MATHISEN: Kitchen appliances have been on a tear lately, thanks to the turnaround in home sales and home prices. One of the biggest beneficiaries of that recovery, Whirlpool (NYSE:WHR). Shares of the U.S.
appliance giant up 83 percent over the past year and the company recently added jobs and expanded its manufacturing facilities.

Jackie DeAngelis now with more on this comeback company.

(BEGIN VIDEOTAPE)

JACKIE DEANGELIS, NIGHTLY BUSINESS REPORT CORRESPONDENT (voice-over):
Dishwasher, washing machines, microwave ovens, just some of the appliances used to outfit new homes and upgrade old ones. Today, a report showed that existing home sales jumped to their best level since November of 2009, and Whirlpool (NYSE:WHR) is one of the top manufacturers benefitting from the recovery.

LAURA CHAMPINE, CANACORD GENUITY MANAGING DIRECTOR: We think that home prices as they appreciate get the customer to buy more appliances.
The replacement cycle is really long on those products. So, an oven can last 10, 20 years. So to get a customer to invest in new appliances before they break, they have to think that home prices are improving, that they are making an investment inside an investment that is appreciating.

DEANGELIS: And Whirlpool (NYSE:WHR) stock is benefitting from that, up nearly 140 percent in two years and more than 30 percent year-to-date.
Still, analysts point out that Whirlpool`s high correlation to the housing recovery could be it`s Achilles heel, especially if interest rates continue to rise.

CHAMPINE: They have talked about rising interest rates. We think we`re at least a year off from that having any real impact on the result.
So, we expect at least another year of strong same-store sales numbers from the home improvement stocks.

DEANGELIS: Other risks include consumer spending and a slow uptick.
But if the economy sours, consumers might tighten up. But for now, they`re opening up their wallets.

UNIDENTIFIED FEMALE: The price of homes have increased so we felt more comfortable that this was a comfortable thing to do for us financially.

UNIDENTIFIED MALE: I think it`s more discretionary income. If you have income, you want to beautify your place. That`s more the natural first places you go to is, like redoing your kitchen, new refrigerator and new oven.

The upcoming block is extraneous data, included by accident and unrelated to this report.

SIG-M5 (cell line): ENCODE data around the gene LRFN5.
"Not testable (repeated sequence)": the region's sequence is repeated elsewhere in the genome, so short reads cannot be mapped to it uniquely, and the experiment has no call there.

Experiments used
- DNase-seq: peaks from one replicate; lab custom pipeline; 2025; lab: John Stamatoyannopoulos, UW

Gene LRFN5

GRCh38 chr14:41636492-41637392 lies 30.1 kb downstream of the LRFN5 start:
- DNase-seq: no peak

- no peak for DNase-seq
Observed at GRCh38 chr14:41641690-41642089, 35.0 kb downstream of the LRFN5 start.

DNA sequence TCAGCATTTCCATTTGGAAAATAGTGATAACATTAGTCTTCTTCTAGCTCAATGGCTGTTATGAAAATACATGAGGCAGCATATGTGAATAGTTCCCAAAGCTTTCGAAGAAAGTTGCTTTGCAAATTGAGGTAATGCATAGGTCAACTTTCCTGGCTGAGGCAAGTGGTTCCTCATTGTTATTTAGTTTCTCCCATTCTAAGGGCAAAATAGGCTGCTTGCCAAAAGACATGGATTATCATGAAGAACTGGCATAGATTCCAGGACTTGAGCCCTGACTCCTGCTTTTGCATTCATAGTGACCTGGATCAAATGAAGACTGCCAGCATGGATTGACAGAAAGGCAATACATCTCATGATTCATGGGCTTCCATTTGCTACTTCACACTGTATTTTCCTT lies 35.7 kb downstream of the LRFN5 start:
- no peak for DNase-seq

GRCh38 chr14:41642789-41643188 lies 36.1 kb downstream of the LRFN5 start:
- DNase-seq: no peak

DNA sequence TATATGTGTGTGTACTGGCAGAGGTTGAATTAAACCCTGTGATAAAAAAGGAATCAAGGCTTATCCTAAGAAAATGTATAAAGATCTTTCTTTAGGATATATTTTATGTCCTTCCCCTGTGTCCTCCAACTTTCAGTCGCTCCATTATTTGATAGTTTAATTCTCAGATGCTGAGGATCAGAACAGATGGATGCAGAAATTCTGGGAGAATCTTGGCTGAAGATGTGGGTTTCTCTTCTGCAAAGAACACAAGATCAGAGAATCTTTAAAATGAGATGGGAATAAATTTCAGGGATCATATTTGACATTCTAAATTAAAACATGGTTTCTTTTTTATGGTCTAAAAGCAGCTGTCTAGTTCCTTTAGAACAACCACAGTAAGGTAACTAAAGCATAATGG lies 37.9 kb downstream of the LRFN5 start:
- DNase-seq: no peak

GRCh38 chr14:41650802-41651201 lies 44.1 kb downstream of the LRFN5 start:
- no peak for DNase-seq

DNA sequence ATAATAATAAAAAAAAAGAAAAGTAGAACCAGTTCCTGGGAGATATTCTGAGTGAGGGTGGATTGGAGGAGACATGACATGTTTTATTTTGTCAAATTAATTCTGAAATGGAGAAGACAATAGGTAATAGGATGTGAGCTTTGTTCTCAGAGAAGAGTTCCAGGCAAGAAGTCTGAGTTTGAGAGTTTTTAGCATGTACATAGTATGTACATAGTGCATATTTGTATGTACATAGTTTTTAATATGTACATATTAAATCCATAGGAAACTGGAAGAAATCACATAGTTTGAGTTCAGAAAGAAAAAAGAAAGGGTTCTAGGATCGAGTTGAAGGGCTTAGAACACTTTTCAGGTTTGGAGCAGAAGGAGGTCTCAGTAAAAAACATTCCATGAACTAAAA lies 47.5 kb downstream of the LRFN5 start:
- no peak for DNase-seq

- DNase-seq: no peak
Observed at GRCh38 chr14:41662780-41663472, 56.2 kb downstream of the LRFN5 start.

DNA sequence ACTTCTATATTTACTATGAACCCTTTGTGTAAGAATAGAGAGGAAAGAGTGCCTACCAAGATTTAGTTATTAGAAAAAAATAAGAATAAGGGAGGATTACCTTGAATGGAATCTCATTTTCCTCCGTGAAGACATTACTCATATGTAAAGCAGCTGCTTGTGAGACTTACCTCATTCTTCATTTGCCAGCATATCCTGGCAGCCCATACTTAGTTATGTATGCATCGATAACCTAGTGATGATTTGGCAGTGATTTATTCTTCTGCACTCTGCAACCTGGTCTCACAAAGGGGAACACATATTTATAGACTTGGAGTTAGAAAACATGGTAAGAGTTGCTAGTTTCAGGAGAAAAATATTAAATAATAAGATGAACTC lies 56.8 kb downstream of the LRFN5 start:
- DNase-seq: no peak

DEANGELIS: Also, roughly 30 percent of Whirlpool (NYSE:WHR) sales come from its international operations. Operations outside of North America typically tend to be more volatile.

(on camera): Still, investment firm Raymond James has an outperform rating on the stock, which means that it expects the company to outperform the S&P 500 over the next 12 to 18 months.

For NIGHTLY BUSINESS REPORT, I`m Jackie DeAngelis.

(END VIDEOTAPE)

GHARIB: And, finally, tonight, are you ready for some football on YouTube? Google (NASDAQ:GOOG), which owns YouTube, is talking with the National Football League, and it looks like the search giant might make be a bid for the NFL`s Sunday ticket package, giving viewers streaming access to all games on YouTube. Right now, DirecTV pays about $1 billion a year for the rights to air the out of town game package, but that contract expires after this season. And Google (NASDAQ:GOOG), along with cable channels, broadcast networks and satellite providers, are all tackling to win it.

MATHISEN: And tell us the one stock, only one you would like the “Market Monitor” guest to discuss on Friday. Go to our Web site, NBR.com and click on the link to submit your question. Be sure to tell us where you`re from and maybe we`ll tackle your question on Friday.

GHARIB: Football on YouTube.

MATHISEN: We shall see. Long way to go before that one happens.

GHARIB: That`s NIGHTLY BUSINESS REPORT for tonight. I`m Susie Gharib, thanks for joining us.

MATHISEN: And thanks for me, as well. I`m Tyler Mathisen. Have a great evening, everybody. We`ll see you back here tomorrow evening.

END

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Nightly Business Report transcripts and video are available on-line post broadcast at http://nbr.com. The program is transcribed by CQRC Transcriptions, LLC. Updates may be posted at a later date. The views of our guests and commentators are their own and do not necessarily represent the views of Nightly Business Report, or CNBC, Inc. Information presented on Nightly Business Report is not and should not be considered as investment advice. (c) 2013 CNBC, Inc.